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Jan 6, 2005 7:00 pm


A Popular History of the United States ...



In comments below, Van Hayhow asks for recommendations of a popular history of the United States. As I said, I wouldn't recommend Howard Zinn's A People's History of the United States or Larry Schweikart's and Michael Allen's A Patriot's History of the United States. I've used and liked Carl Degler's Out of Our Past in conjunction with Richard Hofstadter's The American Political Tradition. All three of us are a little shop-worn, of course. The third edition of Out of Our Past is now 20 years old. Yet, Boston's Bruce Shulman sees it as a classic, too neglected. How about it, American historians? Have the past two decades produced a popular survey of American history that is Degler's equal? We're open for your recommendations in comments.

Update: We have a credible nominee: Hugh Brogan, The Penguin History of the United States of America. Second edition, 2001. A conservative alternative to it might be Paul Johnson's A History of the American People, though it's a hefty 1100 pages and the post-1960's coverage is highly polemical. Both Brogan and Johnson are British, of course, but it's no surprise that some of the most perceptive historians of the United States are from abroad. Still, there's a market for the new, single volume interpretation of American history by a major American historian.




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Van L. Hayhow - 1/6/2005

Thanks everyone, I will check it out.


Richard Henry Morgan - 1/6/2005

Yep, that's the one. Let's agree not to add a 'Dr.' to my colorful if unspectacular CV, though.


Carl Patrick Burkart - 1/6/2005

If Dr. Morgan is refering to Hugh Brogan's Penguin History of the United States, I agree. It covers all of the basics and is generally well written. Like Zinn and the Patriot people, he is writing from a particular perspective, but it is broad enough to admit a variety of different political viewpoints and ideological perspectives. Good stuff. I've often thought of assigning it instead of a textbook.


Richard Henry Morgan - 1/6/2005

Brogan's work ain't all that bad.


Ralph E. Luker - 1/6/2005

I recall liking The Americans very much, as well. It is old now and, at three volumes, more than I had in mind. I'm surprised that no one has cited a recent single volume popular history that they'd recommend.


Manan Ahmed - 1/5/2005

Daniel Boorstin's The Americans was a really fun read for me back in undergrad. Although I'd say it suffers from age as well.


Ralph E. Luker - 1/5/2005

That banner ad sure is insistent, isn't it?
Foner does good work [and he is, of course, a historian of the Left]. I suspect that this is a text book, which doesn't generally recommend itself to me, and I haven't had a chance to look at it yet, myself, but I will look at it this week at the AHA convention in Seattle.


Adam Kotsko - 1/5/2005

That looks pretty good.


Oscar Chamberlain - 1/5/2005

I'm afraid that I harken back to a survey text, too. It was one of the Garraty texts (whatever edition was around in the early 1970s). I could comprehend it. It had wonderful cultural sections, including one on travelling theater in the late 19th century. I still remember the example of the transition to movies that ened the section, an advertisement from a theater group bragging that the play was portrayed by "live men and women. Not a Moving Picture."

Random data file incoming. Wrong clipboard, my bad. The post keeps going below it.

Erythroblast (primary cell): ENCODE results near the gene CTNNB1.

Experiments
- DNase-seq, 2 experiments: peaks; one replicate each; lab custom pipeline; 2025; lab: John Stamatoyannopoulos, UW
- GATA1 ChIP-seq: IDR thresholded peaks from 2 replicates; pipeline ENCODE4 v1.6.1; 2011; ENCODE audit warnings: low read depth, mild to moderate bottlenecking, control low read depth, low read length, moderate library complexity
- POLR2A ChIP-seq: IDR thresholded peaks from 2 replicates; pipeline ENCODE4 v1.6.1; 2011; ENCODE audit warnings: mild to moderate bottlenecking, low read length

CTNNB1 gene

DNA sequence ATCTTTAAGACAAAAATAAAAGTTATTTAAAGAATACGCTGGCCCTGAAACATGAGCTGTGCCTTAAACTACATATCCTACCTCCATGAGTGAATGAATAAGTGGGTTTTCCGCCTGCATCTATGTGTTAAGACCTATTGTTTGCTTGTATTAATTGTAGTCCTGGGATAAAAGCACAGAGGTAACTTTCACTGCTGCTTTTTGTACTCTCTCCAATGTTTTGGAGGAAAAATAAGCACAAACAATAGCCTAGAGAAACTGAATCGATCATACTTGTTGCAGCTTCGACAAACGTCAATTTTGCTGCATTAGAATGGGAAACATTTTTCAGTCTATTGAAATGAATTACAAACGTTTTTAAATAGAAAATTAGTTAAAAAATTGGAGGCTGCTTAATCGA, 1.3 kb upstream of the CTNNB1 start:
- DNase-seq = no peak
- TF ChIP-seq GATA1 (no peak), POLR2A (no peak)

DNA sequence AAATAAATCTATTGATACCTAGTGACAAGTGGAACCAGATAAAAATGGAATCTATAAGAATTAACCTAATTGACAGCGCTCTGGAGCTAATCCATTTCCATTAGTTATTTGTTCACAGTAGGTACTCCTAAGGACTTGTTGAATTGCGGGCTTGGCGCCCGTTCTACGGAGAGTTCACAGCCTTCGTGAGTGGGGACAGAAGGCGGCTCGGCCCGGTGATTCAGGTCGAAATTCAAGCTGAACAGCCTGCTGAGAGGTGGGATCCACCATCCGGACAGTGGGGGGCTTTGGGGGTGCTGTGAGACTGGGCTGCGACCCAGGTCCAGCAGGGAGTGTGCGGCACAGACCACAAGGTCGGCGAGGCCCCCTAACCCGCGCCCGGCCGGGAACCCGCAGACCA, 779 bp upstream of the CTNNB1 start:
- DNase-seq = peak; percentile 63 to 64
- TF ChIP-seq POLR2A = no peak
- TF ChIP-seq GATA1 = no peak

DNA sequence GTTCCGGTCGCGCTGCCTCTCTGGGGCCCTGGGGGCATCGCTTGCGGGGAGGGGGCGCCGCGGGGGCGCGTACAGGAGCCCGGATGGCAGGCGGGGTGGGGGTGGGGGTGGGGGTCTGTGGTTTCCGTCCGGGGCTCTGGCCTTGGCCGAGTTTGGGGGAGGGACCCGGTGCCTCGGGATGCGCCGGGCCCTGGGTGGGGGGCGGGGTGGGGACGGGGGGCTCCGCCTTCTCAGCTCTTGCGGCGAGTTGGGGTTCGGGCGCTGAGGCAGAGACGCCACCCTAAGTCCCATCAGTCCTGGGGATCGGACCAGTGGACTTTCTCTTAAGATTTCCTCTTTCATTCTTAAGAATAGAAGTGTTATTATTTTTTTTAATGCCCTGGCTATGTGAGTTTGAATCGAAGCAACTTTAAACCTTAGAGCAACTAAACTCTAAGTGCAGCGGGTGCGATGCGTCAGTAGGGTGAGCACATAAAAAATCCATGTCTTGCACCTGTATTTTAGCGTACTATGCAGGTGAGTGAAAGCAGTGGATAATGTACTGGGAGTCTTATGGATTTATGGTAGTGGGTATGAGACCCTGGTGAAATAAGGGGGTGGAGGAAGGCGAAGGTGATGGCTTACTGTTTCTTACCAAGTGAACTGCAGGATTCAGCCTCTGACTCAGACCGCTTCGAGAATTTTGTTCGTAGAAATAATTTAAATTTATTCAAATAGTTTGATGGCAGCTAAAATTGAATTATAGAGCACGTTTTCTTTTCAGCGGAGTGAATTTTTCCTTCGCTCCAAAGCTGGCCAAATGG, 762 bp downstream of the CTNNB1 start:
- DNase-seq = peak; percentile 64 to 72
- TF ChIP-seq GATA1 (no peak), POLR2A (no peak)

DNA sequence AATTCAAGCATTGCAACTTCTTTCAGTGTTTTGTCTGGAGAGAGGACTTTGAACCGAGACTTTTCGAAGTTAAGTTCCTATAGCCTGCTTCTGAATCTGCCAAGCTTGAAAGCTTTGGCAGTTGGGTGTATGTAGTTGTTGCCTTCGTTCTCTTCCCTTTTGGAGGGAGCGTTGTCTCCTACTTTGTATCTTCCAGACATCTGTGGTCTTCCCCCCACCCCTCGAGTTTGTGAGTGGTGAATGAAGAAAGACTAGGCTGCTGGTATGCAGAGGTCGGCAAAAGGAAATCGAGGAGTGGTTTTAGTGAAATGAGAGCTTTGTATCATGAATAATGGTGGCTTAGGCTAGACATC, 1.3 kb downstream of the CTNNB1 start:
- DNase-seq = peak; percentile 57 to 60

I also remember its description of the 1860 presidential campaign, and the comment--by whoever wrote that section--that it was during that fall that Stephen Douglas achieved true greatness, by campaigning in the South for the continuation of the Union.

Maybe now I would look at it and find it ordinary. Maybe I was simply ready for history. But I remember it.


Ralph E. Luker - 1/5/2005

Couldn't disagree with you more, Richard, which should not be surprising. Textbooks tend to be deadly reading. Up to a certain point, they are useful in giving students some sort of common body of information. But one of the last times I turned down a job offer, it was because the course requirements included reading a _huge_ textbook, in which I had no voice in choosing. Since _I_ didn't want to read the bloody thing, myself, I saw no reason why I should require my students to do so.


Richard Henry Morgan - 1/5/2005

I think I get what you're getting at. I'm not really big on theme-related breezy surveys -- Procrustes and all that. Stuff like Louis Hartz' The Liberal Tradition in America haven't worn well. Hofstadter's Political Tradition sounds like Just So stories to my ear now -- sort of like Margaret Mead finding three tribes with exactly three different sex role configurations. But I'll be interested to see what others have to say on the matter.


Ralph E. Luker - 1/5/2005

Thanks, Richard. I was thinking of something other than a textbook, but I'm sure that The Great Republic is a good one.


Richard Henry Morgan - 1/5/2005

Well, I ain't an American historian, though I've taught it. And I think a survey book should be a jumping off point, not an endpoint. But I always liked The Great Republic (particularly the later editions). It has a decent amount of cultural and social history to go with the political. The level of detail is just enough not to confuse, and it doesn't seem to push a single ideological line. The authors are leaders in their fields. The suggested readings are good. It has helpful chronologies, and a lot of good maps, illustrations, etc. In the rear you have copies of the Declaration of Independence, the Articles of Confederation, and the Constitution, as well as a list of Presidents, their dates of office, and their parties.

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